Yikes. A kind of validation

The TJ is running a story today called “Province needs to grow like Alberta” which concludes that:

Self-sufficiency Analysis shows gross domestic product must outstrip Canadian average by 1.5 points to achieve 20-year goal. “To achieve self-sufficiency, New Brunswick will have to dramatically improve its productivity and obtain sustained GDP growth rates comparable to Alberta’s – at least in comparison to the current national average,” UNB’s Foord and McLaughlin say in the analysis.”

To me this is self-evident (and I discussed this in several blogs). I have said several times that Alberta-style growth would be required to meet the self-sufficiency targets.

But the other statement that I find interesting is:

Under that scenario [current trend] , “New Brunswick receives payments for hospitals, schools, colleges and universities, and in return offers up its youth as surplus labour for deployment in other parts of Canada and elsewhere,” say Foord and McLaughlin.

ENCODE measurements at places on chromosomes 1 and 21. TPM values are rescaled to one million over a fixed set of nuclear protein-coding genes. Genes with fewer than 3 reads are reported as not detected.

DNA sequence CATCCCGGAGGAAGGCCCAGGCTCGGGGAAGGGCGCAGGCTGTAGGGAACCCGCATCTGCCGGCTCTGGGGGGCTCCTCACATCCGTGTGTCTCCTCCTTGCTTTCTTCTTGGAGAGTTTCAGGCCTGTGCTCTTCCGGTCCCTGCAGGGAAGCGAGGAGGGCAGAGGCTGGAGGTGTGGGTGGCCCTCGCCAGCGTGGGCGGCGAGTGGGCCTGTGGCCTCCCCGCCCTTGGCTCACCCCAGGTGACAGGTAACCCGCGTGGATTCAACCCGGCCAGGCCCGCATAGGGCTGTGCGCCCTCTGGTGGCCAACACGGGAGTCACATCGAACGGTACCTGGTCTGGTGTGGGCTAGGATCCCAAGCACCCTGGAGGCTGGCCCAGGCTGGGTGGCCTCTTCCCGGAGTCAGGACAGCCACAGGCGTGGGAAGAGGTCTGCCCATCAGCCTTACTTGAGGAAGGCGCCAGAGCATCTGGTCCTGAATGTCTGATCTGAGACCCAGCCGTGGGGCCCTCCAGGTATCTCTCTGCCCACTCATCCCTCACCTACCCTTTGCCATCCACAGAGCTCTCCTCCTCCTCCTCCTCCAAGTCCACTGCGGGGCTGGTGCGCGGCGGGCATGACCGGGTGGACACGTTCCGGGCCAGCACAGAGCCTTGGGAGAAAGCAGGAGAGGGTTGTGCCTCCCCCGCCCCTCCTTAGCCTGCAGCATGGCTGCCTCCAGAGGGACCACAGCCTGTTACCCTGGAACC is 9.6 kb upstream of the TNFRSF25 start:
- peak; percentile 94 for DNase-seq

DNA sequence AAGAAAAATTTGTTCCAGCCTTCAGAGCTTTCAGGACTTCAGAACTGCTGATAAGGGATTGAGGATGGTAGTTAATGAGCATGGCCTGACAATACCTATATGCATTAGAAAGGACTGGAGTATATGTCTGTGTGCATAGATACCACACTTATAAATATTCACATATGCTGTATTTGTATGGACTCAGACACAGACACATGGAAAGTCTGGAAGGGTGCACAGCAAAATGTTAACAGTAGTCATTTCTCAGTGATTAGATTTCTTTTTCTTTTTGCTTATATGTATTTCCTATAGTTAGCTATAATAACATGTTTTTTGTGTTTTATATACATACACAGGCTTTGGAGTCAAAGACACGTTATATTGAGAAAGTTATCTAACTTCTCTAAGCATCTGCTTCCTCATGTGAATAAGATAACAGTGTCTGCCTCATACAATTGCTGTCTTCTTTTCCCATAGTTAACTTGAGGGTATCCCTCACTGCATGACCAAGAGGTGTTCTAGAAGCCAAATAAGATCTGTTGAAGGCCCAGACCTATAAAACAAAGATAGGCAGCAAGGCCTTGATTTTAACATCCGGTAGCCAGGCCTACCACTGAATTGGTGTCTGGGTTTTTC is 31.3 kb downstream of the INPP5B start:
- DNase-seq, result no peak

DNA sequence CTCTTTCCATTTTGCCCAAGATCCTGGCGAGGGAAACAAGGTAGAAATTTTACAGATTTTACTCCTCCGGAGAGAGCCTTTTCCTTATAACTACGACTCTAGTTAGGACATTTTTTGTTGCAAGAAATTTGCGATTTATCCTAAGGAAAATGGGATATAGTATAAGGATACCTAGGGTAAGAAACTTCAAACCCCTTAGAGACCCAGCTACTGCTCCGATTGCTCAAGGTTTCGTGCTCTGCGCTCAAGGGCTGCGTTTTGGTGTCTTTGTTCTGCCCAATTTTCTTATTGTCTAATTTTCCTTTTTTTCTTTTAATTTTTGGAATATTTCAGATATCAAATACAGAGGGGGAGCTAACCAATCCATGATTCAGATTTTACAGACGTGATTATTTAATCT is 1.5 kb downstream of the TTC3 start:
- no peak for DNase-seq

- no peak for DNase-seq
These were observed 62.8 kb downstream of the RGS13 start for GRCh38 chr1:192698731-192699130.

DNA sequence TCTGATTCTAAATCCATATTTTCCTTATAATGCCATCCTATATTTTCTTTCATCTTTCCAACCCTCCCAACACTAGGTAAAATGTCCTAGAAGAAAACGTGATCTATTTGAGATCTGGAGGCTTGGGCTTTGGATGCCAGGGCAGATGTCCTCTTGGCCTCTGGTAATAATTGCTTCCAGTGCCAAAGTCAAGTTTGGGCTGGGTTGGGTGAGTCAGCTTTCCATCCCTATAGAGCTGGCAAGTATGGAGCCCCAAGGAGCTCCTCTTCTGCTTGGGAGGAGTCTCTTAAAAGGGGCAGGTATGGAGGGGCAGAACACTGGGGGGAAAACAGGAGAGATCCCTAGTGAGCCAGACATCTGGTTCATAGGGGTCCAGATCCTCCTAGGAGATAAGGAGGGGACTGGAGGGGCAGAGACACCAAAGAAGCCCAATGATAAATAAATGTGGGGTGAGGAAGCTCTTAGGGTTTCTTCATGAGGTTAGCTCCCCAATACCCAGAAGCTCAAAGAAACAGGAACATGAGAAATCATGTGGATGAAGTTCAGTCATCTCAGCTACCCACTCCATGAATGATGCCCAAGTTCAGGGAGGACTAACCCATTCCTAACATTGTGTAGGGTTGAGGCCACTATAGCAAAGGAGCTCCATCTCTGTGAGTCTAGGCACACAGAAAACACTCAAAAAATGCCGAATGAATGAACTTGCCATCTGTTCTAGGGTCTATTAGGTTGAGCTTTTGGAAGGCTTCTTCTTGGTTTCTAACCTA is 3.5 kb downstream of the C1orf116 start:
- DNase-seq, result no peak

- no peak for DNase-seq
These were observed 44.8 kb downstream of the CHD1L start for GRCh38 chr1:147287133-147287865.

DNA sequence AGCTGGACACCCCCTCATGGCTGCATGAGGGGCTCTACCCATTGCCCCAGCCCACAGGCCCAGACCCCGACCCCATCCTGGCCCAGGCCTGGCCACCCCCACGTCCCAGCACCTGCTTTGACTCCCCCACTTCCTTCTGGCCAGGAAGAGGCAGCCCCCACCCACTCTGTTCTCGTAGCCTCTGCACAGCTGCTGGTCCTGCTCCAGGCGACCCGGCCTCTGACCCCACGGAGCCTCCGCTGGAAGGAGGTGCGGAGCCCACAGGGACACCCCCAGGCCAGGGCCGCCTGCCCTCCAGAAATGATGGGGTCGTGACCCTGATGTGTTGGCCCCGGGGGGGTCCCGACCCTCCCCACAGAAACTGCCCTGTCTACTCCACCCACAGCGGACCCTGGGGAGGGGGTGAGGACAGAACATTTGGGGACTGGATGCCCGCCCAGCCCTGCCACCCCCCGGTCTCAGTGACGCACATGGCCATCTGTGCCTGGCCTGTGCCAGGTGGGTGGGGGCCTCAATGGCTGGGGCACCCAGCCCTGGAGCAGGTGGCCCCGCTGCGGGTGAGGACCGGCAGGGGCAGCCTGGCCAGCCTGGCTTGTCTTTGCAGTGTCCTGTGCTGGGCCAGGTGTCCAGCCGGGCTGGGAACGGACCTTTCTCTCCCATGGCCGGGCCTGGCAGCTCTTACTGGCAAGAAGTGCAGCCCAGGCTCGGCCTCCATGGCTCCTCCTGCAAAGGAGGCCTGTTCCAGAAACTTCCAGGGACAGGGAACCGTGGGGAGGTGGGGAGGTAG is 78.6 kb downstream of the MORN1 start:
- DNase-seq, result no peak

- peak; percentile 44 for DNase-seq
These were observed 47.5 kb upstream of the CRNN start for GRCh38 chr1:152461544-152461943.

You say potato, I say potahto. This is my labour market incubator theory (or rather historical observation).

In fact, a cynic might say that this model works just find for the ‘have’ provinces. Pay us Equalization to cover the cost of developing tens of thousands of workers for their labour markets.

The opposite – a model where New Brunswick is actually attracting workers from Ontario, et. al. while still receiving Equalization – would like to lead to additional stresses on Confederation.

It would upset the apple cart so to speak.

But at least more and more folks are starting realize this stuff.